Alternatively, if the length is always known at code-writing-time (eg, 2):

```
julia> function foo2(a,b)
t = 0.99
@inbounds for i = 2:length(b)
if any(x -> x > t, (b[i-1], b[i]))
end
end
end
foo2 (generic function with 1 method)
julia> @btime foo2($a, $b)
10.270 ns (0 allocations: 0 bytes)
```

Unfortunately, to make it work at compile time, you’d need generated functions because of inference failure on `ntuple`

:

```
julia> function foo4(a,b)
t = 0.99
@inbounds for i = 2:length(b)
if any(x -> x > t, ntuple(j -> b[i+j-2], Val(2)))
end
end
end
foo4 (generic function with 1 method)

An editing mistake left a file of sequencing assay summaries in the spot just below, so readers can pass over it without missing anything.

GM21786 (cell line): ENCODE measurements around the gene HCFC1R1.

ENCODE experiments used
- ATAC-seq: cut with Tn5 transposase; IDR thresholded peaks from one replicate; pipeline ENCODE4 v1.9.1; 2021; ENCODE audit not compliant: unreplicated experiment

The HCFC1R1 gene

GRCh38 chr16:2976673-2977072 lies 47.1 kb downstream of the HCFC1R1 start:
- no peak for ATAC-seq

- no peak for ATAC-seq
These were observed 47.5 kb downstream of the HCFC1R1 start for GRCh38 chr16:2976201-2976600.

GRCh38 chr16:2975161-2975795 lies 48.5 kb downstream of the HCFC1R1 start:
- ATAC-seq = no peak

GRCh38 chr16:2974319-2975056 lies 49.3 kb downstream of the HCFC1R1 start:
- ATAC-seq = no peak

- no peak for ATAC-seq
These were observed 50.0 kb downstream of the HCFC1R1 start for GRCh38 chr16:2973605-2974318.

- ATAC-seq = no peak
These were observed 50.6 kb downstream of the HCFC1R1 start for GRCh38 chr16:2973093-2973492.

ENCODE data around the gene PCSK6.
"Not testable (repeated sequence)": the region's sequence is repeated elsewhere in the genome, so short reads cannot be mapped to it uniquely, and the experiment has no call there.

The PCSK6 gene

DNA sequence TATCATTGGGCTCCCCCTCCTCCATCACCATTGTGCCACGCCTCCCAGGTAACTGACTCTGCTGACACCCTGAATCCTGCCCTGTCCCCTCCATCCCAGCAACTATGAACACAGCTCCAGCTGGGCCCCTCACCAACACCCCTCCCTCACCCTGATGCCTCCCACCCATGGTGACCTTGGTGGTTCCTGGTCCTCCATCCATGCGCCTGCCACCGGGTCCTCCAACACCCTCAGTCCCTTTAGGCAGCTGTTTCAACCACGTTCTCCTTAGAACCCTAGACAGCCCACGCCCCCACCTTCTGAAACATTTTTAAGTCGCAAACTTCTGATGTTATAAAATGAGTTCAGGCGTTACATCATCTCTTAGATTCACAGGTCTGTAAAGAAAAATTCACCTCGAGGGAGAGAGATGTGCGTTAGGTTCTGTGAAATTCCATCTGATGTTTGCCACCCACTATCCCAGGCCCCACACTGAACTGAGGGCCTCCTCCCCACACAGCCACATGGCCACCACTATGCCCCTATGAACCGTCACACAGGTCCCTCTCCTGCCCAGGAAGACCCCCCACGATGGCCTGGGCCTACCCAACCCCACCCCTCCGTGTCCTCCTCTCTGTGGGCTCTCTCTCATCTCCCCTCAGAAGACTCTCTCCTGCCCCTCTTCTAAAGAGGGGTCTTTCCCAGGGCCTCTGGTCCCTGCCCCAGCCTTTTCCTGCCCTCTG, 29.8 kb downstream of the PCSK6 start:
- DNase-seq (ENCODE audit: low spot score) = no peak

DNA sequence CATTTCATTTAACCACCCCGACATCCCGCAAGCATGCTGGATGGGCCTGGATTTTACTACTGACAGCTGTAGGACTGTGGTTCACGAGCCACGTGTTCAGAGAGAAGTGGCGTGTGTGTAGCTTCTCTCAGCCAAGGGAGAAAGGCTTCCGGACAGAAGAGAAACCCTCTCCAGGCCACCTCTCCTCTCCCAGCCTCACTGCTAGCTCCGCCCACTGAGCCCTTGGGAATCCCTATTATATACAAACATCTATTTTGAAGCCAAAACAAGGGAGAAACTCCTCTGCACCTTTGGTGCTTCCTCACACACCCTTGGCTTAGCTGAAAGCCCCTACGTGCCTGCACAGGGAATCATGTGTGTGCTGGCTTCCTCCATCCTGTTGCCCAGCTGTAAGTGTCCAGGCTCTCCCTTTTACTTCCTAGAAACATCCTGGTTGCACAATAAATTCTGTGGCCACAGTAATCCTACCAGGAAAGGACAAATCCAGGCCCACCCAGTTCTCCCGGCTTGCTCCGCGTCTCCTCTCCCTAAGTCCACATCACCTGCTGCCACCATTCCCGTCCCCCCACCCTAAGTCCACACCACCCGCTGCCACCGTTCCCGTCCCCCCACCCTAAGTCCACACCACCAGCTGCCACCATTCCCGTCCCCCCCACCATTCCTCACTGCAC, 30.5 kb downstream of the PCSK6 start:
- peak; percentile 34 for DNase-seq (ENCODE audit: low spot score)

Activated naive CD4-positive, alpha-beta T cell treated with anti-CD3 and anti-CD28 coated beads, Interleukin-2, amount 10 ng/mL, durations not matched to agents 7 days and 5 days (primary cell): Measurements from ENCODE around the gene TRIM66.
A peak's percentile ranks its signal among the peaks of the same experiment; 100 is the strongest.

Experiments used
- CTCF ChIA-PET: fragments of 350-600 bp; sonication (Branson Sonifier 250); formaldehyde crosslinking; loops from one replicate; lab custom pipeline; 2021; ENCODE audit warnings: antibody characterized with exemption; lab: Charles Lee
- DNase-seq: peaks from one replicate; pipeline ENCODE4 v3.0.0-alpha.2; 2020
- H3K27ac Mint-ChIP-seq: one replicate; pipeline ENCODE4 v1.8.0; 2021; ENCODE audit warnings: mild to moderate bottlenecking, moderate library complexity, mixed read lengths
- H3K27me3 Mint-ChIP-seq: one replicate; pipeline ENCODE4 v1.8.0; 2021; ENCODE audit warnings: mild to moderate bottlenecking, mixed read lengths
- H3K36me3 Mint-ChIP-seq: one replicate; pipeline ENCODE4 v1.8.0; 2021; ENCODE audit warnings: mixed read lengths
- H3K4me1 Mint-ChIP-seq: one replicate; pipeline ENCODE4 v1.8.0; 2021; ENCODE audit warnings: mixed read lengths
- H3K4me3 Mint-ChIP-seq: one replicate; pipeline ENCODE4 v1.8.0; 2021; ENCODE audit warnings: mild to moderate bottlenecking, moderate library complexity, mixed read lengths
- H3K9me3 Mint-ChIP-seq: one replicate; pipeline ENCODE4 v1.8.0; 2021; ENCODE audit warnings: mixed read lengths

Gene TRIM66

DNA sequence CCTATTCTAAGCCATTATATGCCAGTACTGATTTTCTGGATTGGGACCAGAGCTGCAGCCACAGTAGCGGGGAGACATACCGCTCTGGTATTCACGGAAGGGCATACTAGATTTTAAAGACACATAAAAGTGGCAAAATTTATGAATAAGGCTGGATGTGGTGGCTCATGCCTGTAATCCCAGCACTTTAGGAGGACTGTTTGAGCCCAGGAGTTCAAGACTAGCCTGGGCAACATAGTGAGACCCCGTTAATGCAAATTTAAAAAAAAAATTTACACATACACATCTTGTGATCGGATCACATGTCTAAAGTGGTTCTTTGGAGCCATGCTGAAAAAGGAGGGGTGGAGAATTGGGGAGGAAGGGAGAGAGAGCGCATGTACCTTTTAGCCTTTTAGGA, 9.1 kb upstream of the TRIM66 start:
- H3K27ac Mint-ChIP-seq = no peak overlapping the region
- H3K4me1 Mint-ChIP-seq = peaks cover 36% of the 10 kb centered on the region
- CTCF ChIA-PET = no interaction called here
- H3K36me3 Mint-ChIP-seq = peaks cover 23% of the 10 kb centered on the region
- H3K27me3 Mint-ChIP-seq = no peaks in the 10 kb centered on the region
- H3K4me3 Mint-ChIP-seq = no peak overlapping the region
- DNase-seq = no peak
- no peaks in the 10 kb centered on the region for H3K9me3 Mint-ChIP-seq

julia> @btime foo4($a, $b)
3.181 μs (56 allocations: 1.25 KiB)
```

But if we want to take that approach, the function is simple enough for the compiler to cheat:

```
julia> @generated function foo5(a,b,::Val{N} = Val(2)) where N
quote
t = 0.99
@inbounds for i = 2:length(b)
if any((Base.Cartesian.@ntuple $N j -> b[i+j-2] > t))
end
end
end
end
foo4 (generic function with 2 methods)
julia> @btime foo5($a, $b)
1.202 ns (0 allocations: 0 bytes)
julia> @btime foo4($a, $b)
1.482 ns (0 allocations: 0 bytes)
julia> a = rand(10^6);
julia> b = rand( 10^6 - 1);
julia> @btime foo5($a, $b)
1.482 ns (0 allocations: 0 bytes)
```

because now the compiler realizes the code isn’t actually doing anything.